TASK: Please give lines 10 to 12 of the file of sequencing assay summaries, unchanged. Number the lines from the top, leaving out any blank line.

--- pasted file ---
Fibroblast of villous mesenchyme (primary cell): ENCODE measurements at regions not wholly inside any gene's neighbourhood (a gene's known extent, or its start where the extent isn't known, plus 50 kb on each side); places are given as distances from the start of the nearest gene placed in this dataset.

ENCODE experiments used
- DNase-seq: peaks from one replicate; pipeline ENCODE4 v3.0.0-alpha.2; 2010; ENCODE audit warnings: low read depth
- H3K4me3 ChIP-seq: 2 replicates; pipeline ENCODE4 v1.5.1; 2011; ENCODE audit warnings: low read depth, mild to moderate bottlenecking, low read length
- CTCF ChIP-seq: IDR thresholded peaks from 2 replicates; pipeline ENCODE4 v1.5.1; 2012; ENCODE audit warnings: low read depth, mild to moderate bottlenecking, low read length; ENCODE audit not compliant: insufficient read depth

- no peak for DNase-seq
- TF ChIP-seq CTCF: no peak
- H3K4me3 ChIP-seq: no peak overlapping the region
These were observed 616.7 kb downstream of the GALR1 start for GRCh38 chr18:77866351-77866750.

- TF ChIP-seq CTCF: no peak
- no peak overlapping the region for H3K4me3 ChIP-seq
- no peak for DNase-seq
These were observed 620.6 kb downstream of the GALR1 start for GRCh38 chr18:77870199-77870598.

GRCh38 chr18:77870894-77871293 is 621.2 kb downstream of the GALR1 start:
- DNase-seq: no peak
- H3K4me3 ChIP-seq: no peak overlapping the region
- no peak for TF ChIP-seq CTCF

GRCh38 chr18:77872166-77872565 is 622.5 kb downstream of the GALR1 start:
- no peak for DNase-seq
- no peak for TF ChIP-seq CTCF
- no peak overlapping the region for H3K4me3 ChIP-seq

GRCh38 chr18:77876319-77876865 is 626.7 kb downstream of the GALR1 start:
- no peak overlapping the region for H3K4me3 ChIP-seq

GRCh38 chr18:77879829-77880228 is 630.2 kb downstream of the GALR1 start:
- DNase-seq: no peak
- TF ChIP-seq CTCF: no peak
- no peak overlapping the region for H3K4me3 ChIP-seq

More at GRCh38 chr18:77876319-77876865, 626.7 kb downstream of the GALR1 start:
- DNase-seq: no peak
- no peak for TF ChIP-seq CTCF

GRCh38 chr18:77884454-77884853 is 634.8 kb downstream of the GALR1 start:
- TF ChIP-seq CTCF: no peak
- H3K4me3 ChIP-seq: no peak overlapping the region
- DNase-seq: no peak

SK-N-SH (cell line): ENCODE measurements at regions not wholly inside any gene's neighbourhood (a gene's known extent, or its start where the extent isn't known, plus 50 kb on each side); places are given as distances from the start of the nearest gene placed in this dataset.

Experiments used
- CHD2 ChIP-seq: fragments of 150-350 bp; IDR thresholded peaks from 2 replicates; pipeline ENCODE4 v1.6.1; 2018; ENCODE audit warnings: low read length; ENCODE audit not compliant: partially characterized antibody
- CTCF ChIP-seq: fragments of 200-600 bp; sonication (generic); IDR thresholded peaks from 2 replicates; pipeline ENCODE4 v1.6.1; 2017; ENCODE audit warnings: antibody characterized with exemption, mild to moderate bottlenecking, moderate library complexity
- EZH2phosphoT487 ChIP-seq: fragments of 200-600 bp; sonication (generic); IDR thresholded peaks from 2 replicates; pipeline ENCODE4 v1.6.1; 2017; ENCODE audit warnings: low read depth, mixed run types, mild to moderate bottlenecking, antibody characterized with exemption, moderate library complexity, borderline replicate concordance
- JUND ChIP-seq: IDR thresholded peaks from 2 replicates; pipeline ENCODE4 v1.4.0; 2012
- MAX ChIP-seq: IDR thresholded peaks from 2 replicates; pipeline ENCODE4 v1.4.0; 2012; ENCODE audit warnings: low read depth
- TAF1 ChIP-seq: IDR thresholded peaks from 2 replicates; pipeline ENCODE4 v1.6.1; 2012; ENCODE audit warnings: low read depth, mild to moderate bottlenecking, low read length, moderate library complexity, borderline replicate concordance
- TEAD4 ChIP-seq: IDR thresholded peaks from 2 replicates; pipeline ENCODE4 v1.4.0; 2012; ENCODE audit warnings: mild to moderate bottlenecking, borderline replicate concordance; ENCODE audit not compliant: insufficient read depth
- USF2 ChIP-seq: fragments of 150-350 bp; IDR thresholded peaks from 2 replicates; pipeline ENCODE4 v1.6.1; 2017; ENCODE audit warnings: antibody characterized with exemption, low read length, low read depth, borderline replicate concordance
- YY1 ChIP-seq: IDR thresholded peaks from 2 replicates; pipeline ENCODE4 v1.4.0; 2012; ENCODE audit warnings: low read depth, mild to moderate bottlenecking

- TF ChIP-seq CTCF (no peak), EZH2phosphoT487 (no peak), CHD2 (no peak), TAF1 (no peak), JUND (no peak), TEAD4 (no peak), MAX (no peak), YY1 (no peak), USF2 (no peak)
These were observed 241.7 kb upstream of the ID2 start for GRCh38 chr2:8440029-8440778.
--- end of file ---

- TF ChIP-seq CTCF: no peak
- no peak overlapping the region for H3K4me3 ChIP-seq
- no peak for DNase-seq